Inevitably some scientists can be found to support any hypothesis.   I am sure that if one were to ask the science faculty at Brigham Young University (many of whom have doctoral degrees) whether there was scientific evidence for the scientific claims of Mormonism, you would have no trouble in finding almost unanimous willingness on their part to sign a statement supporting that view.   Would you be impressed by that?

          Of course science does not work by voting, and just as fifty scientists can be mistaken, so can six hundred.   The crucial issue is the facts and the arguments which they present.   And there is where Veith fails to make his case.

          I am not a scientist, but I am educated sufficiently and trained in evaluating arguments to judge the validity of Veith's evidence when compared with conflicting evidence.   I have checked in the scientific literature available on the Internet and in my own reference works many of Veith's claims about the scientific evidence.   I have not taken the time to check them all, but every single one I have been able to check has turned out to be demonstrably wrong.   Some of his arguments are illogical.   Some of his facts are wrong.   And he fails to deal with many facts that demonstrate how he is wrong.

          I agree wholeheartedly with ONE of Veith's claims.   He says that the first chapter of Genesis clearly says that the "days" of the Creation were intended to mean literal days of 24 hours, not (as many Christian apologists try to assert in attempting to reconcile Genesis with science) "periods" or "eons."   Veith, in my opinion, is completely correct there.   The author of Genesis (whoever it was) meant literally what he wrote.   It was not allegorical or figurative or metaphorical.   Where Veith and I differ is in how to deal with that literal meaning.   Veith believes it is God's own statement of fact.   I consider it to be an ancient myth, absolutely no different from the creation myths of dozens or hundreds of other primitive societies.   None of them (including Genesis) are of any scientific value in increasing our knowledge of the origin of the earth or of the universe.   (I notice that creationists such as Veith do not take the Hebrew word for "day" literally when interpreting God's warning to Adam (Gen 2:17) that "in the day that thou eatest thereof" he would die; Adam lived to be 930 (Gen 5:5).)


          Fundamental to Veith's attack on generally accepted scientific conclusions is his rejection of "uniformitarianism" - the assumption that what we can observe happening in nature now can give us an accurate picture of what happened under similar conditions in the past.   He contrasts this with the principle of "catastrophism" - that extreme changes occur suddenly.   Since the Creation story in Genesis is, by this definition, "catastrophic", Veith favors catastrophism.   He gives a few examples of acknowledged catstrophic events (the formation of Columbia Dry River Falls).   Veith ignores the obvious fact that a few catastrophic events cannot prove that all developments are catastrophic.   He gives an example (pp 72-73) of how one cannot assume that the rates of sedimentation can be assumed constant, if a catastrophic flood suddenly filled a lake with sediment.   He seems to be unaware that geologists are quite able to distinguish such sedimentation from layers laid down over thousands upon thousands of years.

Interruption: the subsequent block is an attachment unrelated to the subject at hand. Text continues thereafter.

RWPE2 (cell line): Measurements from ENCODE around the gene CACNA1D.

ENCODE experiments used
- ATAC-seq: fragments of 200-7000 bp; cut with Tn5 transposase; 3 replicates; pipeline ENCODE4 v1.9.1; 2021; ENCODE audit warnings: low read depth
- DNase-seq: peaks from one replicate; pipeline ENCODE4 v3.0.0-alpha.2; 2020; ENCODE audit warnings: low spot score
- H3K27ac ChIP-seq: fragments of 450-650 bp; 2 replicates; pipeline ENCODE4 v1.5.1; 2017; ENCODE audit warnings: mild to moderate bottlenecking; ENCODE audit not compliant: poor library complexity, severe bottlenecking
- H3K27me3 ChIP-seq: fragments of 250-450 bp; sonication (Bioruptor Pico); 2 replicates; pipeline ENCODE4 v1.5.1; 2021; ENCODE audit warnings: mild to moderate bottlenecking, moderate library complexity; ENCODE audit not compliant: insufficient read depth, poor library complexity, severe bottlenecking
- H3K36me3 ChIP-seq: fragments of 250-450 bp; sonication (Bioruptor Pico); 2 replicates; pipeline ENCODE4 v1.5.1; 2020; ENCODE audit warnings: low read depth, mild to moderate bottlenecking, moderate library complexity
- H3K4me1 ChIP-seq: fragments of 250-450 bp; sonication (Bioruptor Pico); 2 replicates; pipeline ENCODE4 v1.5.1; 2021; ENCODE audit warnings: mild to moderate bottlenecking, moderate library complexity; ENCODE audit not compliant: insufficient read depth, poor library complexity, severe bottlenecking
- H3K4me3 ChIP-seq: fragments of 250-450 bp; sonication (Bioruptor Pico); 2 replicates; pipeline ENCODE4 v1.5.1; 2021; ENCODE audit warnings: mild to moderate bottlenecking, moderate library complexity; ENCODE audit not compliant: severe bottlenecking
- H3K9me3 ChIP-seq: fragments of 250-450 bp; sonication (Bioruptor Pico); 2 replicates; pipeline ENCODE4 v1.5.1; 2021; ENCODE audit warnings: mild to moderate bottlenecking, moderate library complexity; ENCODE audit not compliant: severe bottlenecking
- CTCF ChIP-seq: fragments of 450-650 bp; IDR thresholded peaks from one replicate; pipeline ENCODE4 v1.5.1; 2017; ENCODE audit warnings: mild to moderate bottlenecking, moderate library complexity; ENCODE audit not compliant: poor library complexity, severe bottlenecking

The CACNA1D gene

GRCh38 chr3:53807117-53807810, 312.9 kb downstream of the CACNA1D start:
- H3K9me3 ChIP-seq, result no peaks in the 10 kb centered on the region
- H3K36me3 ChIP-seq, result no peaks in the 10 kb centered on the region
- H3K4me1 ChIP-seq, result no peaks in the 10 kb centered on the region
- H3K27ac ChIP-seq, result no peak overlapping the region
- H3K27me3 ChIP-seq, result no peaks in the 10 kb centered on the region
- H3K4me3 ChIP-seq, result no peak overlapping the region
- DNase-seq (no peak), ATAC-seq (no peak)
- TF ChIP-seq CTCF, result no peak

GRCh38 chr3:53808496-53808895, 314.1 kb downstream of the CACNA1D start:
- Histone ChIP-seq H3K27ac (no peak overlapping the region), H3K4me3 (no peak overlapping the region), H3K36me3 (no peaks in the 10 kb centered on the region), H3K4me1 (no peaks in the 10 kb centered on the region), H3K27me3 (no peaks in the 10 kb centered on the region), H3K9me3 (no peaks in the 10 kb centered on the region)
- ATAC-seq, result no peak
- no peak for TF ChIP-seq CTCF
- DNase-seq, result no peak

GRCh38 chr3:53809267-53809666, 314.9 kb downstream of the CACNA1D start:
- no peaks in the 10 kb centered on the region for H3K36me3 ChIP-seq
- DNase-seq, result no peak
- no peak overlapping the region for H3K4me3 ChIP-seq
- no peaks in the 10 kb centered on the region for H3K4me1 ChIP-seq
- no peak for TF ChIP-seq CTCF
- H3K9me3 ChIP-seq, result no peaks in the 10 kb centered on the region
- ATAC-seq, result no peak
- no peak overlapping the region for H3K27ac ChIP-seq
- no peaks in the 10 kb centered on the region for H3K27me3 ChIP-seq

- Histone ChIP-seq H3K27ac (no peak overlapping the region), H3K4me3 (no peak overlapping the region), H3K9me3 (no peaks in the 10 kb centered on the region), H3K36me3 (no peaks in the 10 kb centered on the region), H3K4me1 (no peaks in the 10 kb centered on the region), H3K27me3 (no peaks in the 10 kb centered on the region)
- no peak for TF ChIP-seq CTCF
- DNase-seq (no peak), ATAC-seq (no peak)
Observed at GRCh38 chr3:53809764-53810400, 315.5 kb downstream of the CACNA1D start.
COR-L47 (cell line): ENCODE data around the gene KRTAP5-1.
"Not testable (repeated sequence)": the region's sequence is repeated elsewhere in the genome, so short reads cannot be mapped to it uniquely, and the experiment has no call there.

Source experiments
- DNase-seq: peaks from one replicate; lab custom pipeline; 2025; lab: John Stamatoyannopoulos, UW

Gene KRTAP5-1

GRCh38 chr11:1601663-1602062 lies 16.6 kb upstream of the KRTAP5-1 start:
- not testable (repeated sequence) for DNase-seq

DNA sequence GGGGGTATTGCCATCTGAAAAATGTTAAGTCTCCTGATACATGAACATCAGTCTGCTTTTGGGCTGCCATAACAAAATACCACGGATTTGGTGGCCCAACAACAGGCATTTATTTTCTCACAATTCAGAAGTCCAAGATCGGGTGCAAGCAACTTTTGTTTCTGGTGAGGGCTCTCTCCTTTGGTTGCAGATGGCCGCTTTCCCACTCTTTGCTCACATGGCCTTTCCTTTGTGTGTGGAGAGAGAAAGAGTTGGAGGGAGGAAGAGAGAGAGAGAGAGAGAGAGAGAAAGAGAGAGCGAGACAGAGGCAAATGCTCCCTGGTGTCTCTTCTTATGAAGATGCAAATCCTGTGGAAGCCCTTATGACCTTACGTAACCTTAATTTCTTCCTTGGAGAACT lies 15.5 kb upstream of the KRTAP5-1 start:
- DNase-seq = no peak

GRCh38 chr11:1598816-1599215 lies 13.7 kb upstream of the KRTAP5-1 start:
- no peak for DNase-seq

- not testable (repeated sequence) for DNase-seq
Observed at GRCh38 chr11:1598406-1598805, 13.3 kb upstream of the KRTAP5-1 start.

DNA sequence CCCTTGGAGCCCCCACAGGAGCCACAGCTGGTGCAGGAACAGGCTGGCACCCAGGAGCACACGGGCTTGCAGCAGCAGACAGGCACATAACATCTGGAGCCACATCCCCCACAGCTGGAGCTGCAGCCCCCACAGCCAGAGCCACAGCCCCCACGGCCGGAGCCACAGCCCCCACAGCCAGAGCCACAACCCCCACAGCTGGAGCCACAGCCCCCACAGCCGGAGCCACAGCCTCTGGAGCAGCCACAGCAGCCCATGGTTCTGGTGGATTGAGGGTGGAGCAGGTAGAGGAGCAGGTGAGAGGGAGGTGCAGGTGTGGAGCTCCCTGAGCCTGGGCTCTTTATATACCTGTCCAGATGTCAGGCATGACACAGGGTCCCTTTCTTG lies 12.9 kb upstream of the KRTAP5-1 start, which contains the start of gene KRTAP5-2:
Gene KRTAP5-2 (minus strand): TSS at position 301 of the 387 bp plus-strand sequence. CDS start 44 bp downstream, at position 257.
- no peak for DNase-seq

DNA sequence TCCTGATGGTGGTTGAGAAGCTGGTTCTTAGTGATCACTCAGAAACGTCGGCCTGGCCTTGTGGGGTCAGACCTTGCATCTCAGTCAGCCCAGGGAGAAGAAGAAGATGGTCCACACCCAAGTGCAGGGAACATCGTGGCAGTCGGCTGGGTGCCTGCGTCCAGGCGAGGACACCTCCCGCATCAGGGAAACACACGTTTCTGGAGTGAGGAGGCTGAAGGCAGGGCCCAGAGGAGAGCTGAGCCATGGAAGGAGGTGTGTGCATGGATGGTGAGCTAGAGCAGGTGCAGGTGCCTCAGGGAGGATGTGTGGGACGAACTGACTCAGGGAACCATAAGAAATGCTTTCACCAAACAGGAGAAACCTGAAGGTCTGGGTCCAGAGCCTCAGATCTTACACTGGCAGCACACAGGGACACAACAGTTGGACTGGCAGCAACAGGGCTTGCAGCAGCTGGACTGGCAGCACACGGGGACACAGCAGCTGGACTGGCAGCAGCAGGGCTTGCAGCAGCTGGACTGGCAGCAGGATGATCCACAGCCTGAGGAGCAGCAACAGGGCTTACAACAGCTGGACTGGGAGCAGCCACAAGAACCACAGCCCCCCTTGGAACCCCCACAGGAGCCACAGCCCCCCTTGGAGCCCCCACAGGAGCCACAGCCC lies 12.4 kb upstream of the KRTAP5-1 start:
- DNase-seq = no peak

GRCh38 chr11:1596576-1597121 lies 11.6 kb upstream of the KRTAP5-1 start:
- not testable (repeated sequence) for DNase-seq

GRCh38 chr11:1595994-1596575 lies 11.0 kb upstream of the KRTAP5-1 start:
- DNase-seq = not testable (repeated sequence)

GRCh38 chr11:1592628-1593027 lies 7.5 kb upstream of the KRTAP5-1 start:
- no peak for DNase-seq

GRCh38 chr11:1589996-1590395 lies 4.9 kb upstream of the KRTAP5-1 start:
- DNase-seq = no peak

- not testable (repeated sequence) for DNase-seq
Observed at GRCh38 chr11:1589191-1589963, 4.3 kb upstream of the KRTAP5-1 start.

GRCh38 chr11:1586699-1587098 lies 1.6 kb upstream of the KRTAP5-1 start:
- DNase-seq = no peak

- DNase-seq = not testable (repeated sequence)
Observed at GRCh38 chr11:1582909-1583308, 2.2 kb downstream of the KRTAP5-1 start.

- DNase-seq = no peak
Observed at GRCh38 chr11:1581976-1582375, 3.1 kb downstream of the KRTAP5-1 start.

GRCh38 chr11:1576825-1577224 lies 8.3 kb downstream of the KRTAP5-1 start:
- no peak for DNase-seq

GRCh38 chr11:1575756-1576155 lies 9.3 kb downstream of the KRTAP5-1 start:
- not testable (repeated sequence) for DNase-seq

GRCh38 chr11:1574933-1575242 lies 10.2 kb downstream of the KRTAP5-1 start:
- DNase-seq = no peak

"Modern uniformitarianism (actualism) differs from nineteenth century Lyell uniformitarianism. ....

" Actualism ... states that the geologic record is the product of both slow, gradual processes (such as glacial erosion) and natural catastrophes (such as volcanic eruptions and landslides).   However, natural catastrophes are not consistent with creationist catastrophism, such as "Flood geology." First, they are much smaller than the world-shaping events proposed as part of the creationists' catastrophism.   More to the point, they still represent processes observed in the present.   Meteorites, glacial melting, and flash floods still occur regularly, and we can (and do, as in the examples above) extrapolate from the observed occurrences to larger events of the same sort.   The scale of events may change, but the physical laws operating today are key to the past."